Thu | Aug 17, 2017

Gibson/McCook Relays eliminates dilemma

Published:Thursday | February 25, 2016 | 2:00 AMHubert Lawrence
Racers Lions' Usain Bolt (second left) receives the baton from Warren Weir (2099) as he trails UTech's Tyquendo Tracey (centre) on anchor in the men's 4x100m at the 2015 Gibson McCook Relays at the National Stadium.

All season, track and field fans have had a dilemma. With the JAAA schedule packed on every Saturday from the start of the year, hard choices have been made. If you saw the slip-surge 10.44-second run by Calabar High School's Christopher Taylor at the Camperdown Classic, it meant you missed the determined 52.4 4x400m anchor leg by Junelle Bromfield for STETHS at the Western Relays.

Choosing either one meant almost certainly missing the 51.91-metre record discus heave by Excelsior throws princess Shanice Love at the King of the Rings at the Antrim-Mountain View Avenue-based institution.

That dilemma disappears on Saturday with the Gibson/McCook Relays. As is customary, there are no other meets on the JAAA schedule on the day when the Gibson/McCook Relays presents a feast for sprint fans.

First staged as the Gibson Relays in 1973, the meet is a festival of speed. The 4x100-metre relay is at the foundation of the meet, with preparatory, primary, secondary and tertiary student-athletes all attempting to move their batons around the National Stadium track at high speed.

Bordered by the meet-opening and meet-closing 4x400m relays, Gibson/McCook also has competitions in the 4x200m, 4x800m, the sprint medley and selected individual events.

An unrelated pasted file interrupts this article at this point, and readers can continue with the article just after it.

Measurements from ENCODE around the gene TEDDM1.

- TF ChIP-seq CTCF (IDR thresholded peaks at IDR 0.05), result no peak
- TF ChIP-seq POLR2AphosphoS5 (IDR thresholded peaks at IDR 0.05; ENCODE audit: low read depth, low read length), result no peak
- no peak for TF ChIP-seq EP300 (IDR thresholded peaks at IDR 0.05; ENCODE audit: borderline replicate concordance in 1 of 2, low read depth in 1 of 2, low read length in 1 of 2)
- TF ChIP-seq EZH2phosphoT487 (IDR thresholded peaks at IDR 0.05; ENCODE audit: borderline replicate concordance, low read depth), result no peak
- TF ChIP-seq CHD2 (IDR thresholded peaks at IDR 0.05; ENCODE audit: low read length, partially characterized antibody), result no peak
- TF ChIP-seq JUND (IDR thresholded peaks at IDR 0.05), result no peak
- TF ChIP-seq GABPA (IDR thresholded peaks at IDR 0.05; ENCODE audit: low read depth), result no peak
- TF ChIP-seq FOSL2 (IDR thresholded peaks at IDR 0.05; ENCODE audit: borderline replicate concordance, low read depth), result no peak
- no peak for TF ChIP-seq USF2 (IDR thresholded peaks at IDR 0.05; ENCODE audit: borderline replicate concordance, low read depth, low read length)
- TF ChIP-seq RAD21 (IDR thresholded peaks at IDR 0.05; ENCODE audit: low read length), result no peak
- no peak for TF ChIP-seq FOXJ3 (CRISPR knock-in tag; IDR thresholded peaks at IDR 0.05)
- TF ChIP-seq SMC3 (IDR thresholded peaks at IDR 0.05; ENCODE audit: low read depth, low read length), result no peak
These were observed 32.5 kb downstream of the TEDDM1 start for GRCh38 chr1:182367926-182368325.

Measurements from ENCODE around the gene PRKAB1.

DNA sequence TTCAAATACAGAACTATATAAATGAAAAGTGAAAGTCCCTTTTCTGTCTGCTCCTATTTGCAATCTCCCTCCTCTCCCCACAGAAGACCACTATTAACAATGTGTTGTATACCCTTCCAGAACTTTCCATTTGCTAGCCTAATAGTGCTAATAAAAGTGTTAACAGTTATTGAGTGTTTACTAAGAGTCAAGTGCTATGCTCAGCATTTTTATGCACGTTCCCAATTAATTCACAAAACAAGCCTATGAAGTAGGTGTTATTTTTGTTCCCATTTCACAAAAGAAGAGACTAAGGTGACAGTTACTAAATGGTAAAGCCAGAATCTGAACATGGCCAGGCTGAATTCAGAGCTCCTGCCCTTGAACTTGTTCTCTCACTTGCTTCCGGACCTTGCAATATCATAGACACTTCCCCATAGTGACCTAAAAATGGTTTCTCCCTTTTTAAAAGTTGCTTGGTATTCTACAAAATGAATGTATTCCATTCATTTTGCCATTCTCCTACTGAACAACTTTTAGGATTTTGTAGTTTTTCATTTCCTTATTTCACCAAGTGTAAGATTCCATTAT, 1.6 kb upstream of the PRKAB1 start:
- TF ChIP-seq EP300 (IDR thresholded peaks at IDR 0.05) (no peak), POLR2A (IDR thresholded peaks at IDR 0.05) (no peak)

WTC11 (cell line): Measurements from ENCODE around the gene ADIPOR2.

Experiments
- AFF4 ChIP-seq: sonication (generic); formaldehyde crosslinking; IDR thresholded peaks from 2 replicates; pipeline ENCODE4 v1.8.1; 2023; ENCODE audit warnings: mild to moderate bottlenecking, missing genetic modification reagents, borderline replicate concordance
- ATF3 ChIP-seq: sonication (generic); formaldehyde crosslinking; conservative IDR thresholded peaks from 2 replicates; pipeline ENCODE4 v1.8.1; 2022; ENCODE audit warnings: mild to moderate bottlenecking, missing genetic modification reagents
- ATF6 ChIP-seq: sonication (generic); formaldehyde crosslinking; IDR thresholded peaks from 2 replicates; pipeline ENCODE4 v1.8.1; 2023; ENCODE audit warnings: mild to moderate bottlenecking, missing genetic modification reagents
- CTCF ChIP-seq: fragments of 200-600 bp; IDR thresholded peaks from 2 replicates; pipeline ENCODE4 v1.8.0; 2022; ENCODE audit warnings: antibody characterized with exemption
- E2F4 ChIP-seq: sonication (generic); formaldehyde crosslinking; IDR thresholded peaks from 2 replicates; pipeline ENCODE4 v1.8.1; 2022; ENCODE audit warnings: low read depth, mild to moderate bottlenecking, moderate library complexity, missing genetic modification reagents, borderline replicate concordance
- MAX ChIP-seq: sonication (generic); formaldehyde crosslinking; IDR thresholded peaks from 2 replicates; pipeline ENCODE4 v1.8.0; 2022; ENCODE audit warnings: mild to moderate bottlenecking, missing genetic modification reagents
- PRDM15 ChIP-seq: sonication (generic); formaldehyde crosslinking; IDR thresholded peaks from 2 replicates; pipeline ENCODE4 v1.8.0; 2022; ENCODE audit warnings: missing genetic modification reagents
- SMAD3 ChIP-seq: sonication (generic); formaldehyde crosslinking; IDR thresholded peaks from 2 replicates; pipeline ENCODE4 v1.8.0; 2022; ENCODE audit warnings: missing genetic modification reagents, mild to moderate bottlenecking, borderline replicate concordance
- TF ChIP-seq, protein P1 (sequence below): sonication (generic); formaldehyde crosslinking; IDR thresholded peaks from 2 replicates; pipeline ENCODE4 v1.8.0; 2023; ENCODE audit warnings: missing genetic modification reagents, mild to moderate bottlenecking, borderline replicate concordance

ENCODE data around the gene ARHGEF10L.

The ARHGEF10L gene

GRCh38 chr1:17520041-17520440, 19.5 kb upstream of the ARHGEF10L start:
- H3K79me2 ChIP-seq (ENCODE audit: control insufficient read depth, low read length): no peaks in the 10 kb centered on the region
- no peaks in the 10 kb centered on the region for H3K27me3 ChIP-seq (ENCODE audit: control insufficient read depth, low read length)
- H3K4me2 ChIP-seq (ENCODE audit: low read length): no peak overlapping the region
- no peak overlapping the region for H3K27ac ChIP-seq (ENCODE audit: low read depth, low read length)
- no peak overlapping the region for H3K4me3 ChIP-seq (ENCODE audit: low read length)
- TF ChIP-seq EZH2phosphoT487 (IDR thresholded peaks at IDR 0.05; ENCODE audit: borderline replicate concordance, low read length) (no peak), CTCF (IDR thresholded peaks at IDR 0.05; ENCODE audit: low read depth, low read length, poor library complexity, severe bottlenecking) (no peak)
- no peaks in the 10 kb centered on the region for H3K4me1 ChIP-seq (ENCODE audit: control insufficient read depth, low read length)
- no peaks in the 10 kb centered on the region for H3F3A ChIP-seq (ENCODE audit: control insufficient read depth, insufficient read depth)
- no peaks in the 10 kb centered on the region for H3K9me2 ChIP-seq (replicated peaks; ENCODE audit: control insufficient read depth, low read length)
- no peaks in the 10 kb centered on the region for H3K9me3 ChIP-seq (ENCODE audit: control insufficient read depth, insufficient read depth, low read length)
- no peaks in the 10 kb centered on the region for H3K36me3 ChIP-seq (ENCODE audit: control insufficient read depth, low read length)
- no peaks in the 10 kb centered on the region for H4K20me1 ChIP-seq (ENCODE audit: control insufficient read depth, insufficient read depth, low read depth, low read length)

Jamaica has always loved the sprints, so while other meets have come and gone, the Relays has retained its appeal.

Many view it as a prelude to the ISSA Boys and Girls' Championships and use it as an indicator for the results of that high-energy high-school meet. Hence, the core of the support of the Gibson/McCook has long come from past students of the champion teams in the land.

With no scheduling dilemma to split the attentions of the fan base, this Saturday should be no different.

In recent years, interest has been boosted by the presence of superstars who have foregone the traditional move to the United States of America to study and train.

This has given fans an early-season glance at Usain Bolt, Asafa Powell, Brigitte Foster-Hylton and the like. Very few have the opportunity to see them at the Olympics or the World Championships, so it's a day aficionados cherish.

Bolt has been a brilliant source of speed and excitement. His Racers team holds the men's 4x100m record at a phenomenal 38.08 seconds. That was at the 2010 renewal, when the tall man also zipped through a 4x400m anchor leg in 44.2 seconds in vain.

Last year, he made the news worldwide for a race his Racers team lost by inches, the men's 4x100m to the University of Technology.

Relays are the team event of athletics. It takes co-operation to pilot the baton, from start to finish, safely and quickly enough to win. The speed, the fine margins for error, and the excitement, has kept fans on the edge of their seats and on their feet during each of the previous 39 stagings of the event.

Don't be surprised if it happens again on Saturday.

- Hubert Lawrence has made notes at trackside since 1980.